NNAMDII was going to say, she does like reading it.
NATHANRight. But it was -- it's still a great cookbook. Even I know that the pastry baker, Ann Amernick, uses your strudel dough, which is an easy cream cheese strudel dough, all the time.
NNAMDIClark, I have a, I guess, a two-part question for you. One is the influence of the "Elegant but Easy Cookbook" on you and also for you to tell about your first truly eye-opening experience with food? "Working on the railroad, going downtown..."
WOLFWell, you know, "Elegant but Easy" is one of those books where you discover that you can do the kind of wonderful thing that was probably done in many homes in American, in the nicer homes in American before World War II, and then after, people wanted it. I got to spend some time with Chuck Williams, who's now 942 years old, but still goes to work every day, the founder of Williams Sonoma and he said that his store and so much of what happened in that period of time came from the post-war inability to have a whole staff of servants and cooks and all the rest of that kind of stuff.
WOLFBut still the desire and the need in social environments and in kind of a business community to have those kinds of meals. So people began to learn to do it themselves and when Marian's book came on the scene, when I was just a small child, it was that...
BURROSI resent that.
WOLFThank you so much. You'll always be my big sister. Well, it was when people wanted to do those things and have that kind of experience but didn't have the hours and hours and the grandmothers and the aunts all helping and pitching in to make it possible. So it was kind of a plea to keep things wonderful but do them in a timely fashion.
WOLFNow, for me, my mother was a terrible cook. I mean, she was a concert pianist, bless her heart, and a wonderful talented person, grew amazing roses and in southern California. We always had bountiful fruit trees out back. She had a green thumb, but basically she overcooked tater tots and it was really pretty rough.
WOLFAnd so I was a master at Kraft dinner when I went to college. I could make it in seconds. but when I got out of college. I got a job as a waiter on the railroad between Oakland and Chicago. And truly I was often the only Angelo working, and we would go two and a half days there and 26 hour layover and two and a half days back. We served 600 people in 48 seats in under two hours at 90 miles an hour. And it was such terrible food. but these old black cooks made food for us that opened my eyes. I mean, I had gumbo and jambalaya and ham hocks and sausages and baked oysters and I have to tell you, all right. so here I'm telling you how old I am, some of the equipment that I worked on was, had a wood-burning stove in the dining car. Yes, how old am I, right. It would now be all the trendy thing. but then it was just old.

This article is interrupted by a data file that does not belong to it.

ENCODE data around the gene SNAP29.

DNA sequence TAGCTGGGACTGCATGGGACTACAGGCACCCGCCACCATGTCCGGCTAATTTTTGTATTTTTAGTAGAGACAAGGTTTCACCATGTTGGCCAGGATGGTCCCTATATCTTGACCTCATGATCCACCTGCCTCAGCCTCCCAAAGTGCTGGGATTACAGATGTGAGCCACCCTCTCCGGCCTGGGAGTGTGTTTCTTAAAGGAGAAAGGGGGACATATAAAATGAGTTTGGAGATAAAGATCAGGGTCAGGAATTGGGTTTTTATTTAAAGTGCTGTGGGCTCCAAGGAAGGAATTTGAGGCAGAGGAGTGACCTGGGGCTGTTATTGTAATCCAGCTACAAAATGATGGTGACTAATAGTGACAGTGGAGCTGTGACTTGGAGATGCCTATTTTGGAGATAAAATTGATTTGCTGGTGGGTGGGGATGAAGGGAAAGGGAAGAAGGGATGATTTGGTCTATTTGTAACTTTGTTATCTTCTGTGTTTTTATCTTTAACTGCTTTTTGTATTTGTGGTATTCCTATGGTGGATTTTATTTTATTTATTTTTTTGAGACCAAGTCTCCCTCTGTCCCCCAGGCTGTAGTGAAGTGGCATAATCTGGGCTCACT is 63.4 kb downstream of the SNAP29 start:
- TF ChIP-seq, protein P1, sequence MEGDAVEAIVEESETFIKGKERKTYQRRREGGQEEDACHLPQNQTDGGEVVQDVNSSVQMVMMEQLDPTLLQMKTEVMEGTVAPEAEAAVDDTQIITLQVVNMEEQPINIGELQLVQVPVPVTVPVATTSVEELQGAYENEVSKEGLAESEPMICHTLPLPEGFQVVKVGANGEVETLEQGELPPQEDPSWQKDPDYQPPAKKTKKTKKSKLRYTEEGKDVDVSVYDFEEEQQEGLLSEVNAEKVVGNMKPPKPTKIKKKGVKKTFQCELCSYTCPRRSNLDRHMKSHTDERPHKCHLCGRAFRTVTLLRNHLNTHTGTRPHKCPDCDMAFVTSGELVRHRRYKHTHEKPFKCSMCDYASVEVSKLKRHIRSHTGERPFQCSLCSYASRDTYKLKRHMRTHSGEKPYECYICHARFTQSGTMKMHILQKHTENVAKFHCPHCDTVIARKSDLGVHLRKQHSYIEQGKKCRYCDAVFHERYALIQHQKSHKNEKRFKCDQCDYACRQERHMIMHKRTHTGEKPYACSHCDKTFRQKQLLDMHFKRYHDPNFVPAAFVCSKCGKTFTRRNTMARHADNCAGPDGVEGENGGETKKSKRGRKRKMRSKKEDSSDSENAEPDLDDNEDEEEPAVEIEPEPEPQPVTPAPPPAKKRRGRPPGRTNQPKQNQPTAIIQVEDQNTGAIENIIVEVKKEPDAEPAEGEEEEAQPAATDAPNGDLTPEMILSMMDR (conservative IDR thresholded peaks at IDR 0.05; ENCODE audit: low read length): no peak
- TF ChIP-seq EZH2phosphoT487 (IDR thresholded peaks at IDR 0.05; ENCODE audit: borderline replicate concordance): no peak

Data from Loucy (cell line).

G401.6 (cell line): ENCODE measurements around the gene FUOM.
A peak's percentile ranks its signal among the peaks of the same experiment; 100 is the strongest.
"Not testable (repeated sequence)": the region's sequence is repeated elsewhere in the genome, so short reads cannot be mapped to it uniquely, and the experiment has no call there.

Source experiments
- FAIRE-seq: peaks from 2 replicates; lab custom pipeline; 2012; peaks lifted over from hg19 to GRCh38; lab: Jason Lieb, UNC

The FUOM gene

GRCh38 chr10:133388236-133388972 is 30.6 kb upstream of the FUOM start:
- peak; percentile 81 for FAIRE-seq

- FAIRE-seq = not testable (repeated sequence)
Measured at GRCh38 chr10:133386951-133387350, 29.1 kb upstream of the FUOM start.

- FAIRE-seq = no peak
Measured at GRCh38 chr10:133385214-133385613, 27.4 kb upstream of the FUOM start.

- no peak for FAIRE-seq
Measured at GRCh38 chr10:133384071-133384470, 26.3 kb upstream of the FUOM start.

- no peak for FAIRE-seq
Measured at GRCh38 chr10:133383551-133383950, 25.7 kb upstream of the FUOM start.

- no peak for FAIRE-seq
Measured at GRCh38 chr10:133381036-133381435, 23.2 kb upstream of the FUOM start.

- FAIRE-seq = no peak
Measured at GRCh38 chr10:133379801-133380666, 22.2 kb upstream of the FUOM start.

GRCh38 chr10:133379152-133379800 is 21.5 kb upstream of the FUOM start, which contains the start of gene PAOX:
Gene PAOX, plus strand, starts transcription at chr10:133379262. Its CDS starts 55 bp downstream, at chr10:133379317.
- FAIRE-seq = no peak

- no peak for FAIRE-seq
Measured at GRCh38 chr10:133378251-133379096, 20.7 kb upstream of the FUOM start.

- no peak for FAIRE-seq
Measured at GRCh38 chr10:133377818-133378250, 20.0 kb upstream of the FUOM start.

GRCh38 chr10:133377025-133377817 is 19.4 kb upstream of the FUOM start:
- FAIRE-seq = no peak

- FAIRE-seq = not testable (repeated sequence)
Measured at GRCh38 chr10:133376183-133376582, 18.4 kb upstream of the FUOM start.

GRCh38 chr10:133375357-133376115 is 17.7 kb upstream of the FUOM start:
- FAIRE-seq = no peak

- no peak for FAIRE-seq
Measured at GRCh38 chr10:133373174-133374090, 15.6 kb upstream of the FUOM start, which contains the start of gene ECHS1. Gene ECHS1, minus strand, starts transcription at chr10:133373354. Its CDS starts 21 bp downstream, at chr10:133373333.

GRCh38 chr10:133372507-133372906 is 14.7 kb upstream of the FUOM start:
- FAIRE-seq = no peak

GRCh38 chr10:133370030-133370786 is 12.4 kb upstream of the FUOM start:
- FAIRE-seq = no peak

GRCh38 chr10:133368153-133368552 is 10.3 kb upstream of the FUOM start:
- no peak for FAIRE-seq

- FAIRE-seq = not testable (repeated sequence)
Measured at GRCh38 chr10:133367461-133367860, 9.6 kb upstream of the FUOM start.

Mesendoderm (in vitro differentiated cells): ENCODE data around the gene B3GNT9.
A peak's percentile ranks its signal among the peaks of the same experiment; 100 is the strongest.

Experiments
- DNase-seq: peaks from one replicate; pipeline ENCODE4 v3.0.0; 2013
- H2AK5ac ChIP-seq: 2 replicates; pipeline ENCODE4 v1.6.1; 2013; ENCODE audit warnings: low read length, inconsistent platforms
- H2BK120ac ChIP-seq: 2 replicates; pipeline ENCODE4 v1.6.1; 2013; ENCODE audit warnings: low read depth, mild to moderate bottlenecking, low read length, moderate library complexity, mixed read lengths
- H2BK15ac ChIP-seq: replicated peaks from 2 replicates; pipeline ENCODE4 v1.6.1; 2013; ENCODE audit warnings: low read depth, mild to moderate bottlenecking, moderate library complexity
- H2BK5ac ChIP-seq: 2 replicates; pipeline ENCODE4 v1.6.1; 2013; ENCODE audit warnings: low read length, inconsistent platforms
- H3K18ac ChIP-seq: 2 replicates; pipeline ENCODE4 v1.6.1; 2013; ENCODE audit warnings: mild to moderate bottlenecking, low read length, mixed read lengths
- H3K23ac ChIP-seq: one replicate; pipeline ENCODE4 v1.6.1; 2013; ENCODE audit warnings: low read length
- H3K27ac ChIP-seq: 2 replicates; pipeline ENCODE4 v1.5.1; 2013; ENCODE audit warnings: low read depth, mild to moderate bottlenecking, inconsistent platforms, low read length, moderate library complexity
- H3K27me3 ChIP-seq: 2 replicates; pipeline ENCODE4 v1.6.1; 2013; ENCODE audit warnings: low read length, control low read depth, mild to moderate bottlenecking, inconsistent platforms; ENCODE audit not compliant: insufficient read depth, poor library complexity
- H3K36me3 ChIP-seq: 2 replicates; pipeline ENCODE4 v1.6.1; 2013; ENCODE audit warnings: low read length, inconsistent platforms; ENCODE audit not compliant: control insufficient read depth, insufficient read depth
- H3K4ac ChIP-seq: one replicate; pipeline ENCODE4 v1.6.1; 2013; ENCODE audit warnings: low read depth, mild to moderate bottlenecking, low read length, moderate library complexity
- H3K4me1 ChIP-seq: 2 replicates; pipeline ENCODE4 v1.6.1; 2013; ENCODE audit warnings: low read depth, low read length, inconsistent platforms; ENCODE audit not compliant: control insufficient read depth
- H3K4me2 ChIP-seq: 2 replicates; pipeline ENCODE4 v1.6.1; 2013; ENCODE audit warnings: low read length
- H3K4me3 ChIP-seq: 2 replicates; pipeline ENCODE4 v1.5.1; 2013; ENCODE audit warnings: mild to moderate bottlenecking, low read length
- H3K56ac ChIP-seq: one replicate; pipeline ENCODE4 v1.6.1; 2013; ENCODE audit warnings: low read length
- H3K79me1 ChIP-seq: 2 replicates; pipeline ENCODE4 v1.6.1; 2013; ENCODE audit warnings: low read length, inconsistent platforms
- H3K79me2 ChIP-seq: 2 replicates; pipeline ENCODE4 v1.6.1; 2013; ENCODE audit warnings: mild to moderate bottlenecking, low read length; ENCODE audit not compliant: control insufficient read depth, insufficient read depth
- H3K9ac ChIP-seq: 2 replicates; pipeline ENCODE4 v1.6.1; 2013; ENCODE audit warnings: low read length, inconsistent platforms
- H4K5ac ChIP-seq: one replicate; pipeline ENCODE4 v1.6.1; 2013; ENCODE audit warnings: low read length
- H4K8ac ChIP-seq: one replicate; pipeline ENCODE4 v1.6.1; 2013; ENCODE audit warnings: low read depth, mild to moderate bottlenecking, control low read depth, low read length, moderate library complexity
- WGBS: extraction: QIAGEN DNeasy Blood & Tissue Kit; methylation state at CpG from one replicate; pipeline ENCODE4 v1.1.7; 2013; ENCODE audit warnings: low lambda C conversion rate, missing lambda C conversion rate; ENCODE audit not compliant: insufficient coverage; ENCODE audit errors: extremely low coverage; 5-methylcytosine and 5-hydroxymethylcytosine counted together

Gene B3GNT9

NNAMDIProbably had a mimeograph machine on the train. too.
WOLFThey both smelled really good, yes. You remember the smell of the mimeograph?
NNAMDIYes, I do very clearly.
WOLFYes, the wood-burning stoves were better.
NNAMDIWe're talking with, go ahead Clark.
WOLFIt was a revelation. What I realized is early on, and James Beard says it very well, and then when I got back to California I ended up opening a cheese and wine shop, there was a sign in the window and I got to open this shop and then I ended up helping open another store that in 1980 we brought arugula to California, yes, I admit it. And so I got very clearly focused on the ingredients themselves.
WOLFWhat I found out from the cooks on the train I realized later and from all of the amazing people who came in, the Alice Waters and the Elizabeth Davids and James Beards and all these people who came into the Oakville Grocery in San Francisco is it was about finding the great ingredients. It was about then knowing what the traditions were preparing but boy, if you couldn't find the good stuff to begin with you really were starting from less than scratch.
NNAMDIWe're talking with Clark Wolf, he is the co-editor of the book "101 Classic Cookbooks: 501 Classic recipes." He runs a food and restaurant consulting firm and serves as chair of the advisory committee to New York University's Department of Nutrition and Food Studies.
NNAMDIJoan Nathan is a food writer and cookbook author. She's the author of numerous books including "Jewish Cooking in America" and most recently the "New American Cooking." And Marian Burros is a cookbook author and food columnist with the New York Times. Her cookbooks include "The Elegant but Easy Cookbook" and most recently "Cooking for Comfort." If you'd like to join the conversation, call us at 800-433-8850. How did you learn to cook? You can also send email to email@example.com.